Unlike a Staples commercial, there is no "easy" button for hardships and challenges in life. Growing up in a rough neighborhood in Bedford-Stuyvesant Brooklyn, I've come to realize this from many examples. Out of the constant exposure to gang violence, drugs, and overall negativity in my area, I can say however, that it has had its positive effects on me. I personally see that living in such a horrid and dangerous area is a huge motivator to gain a substantial education, become successful, and leave it all behind.
When I was younger in about the fifth grade, my mother would tell me to go to the library nearby my house to do my homework, read, and wait for her to pick me up afterschool since she was working and I didn't have a key at the time. One day, as I reached in front of the library, a group of slightly older boys (about 3 maybe) walked up to me and jumped me for no given reason. I was of course angered at the fact it was so random and that exact moment was when I realized I needed to become something better than those individuals. To this very day I remember that experience because it is the basis of my motivation to invest in an education and not to become one of those "gangsters" on the streets, drug-dealers on the corners, or troublemakers in the neighborhood, which are so commonly seen; but rather to abide by Robert Frost's quote and "take the road less travelled."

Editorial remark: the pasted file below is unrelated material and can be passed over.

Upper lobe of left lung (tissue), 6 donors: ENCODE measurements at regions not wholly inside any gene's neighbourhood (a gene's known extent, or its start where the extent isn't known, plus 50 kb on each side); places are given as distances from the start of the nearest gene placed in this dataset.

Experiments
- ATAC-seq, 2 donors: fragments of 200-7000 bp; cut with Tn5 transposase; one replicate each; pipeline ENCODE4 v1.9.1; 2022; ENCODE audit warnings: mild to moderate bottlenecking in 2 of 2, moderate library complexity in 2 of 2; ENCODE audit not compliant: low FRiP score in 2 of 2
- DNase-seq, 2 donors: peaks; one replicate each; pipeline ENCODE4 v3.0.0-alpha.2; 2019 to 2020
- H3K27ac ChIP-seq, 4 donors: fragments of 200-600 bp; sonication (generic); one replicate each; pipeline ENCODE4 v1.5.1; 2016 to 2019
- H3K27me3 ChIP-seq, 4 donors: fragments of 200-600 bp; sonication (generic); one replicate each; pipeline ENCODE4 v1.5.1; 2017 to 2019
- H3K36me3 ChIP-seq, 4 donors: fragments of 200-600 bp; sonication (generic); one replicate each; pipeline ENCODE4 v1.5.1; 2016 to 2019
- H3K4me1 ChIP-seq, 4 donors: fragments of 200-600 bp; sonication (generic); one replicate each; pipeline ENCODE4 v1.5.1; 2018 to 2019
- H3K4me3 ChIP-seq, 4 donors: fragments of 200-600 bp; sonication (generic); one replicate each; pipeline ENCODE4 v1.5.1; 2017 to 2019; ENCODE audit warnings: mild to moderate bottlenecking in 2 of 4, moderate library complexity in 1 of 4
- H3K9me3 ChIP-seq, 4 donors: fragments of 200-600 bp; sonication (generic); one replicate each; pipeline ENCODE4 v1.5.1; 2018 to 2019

What makes me stand out? The answer to this question is "my motivation and drive." Instead of falling under the social norm of my neighborhood, I have chosen to pursue an education and work at it to the best of my abilities. My ultimate career goal is to enter the medical field and specialize in neuroscience, whether it's in research or surgery. My interest in the area of neuroscience was somehow brought from movies. When I was about 14-15 years old, I saw the movies "Back to the future I and II." From the moment I saw them, Michael J. Fox (the main character Marty) almost instantly became one of my favorite actors. When I discovered he was diagnosed with Parkinson's disease, I was shocked and then grew an ambitious desire to find a cure or further discover aspects about the disease. Although the aim is clearly very high, a plus is that I really enjoy learning about the field of neuroscience and always took pleasure in learning about science throughout my life. Also, I can definitely see myself working in that area in the future.
Thus, though it isn't unheard of for a person to have high dreams, I believe what makes me stand out from the rest is the reason why I want to achieve them. How many African American boys from Bedford-Stuyvesant Brooklyn do you know want to be a Neurologist; or make a strong effort to build something positive of their lives? I want to beat the statistics; become more than just another number.
"One day, as I reached in front of the library, a group of slightly older boys (about 3 maybe) walked up to me and jumped me for no given reason."
I suggest you omit "(about 3 maybe)" A "group" of slightly older boys is enough to illustrate a picture. Also, replace "jumped" to "attacked"
Good luck! :)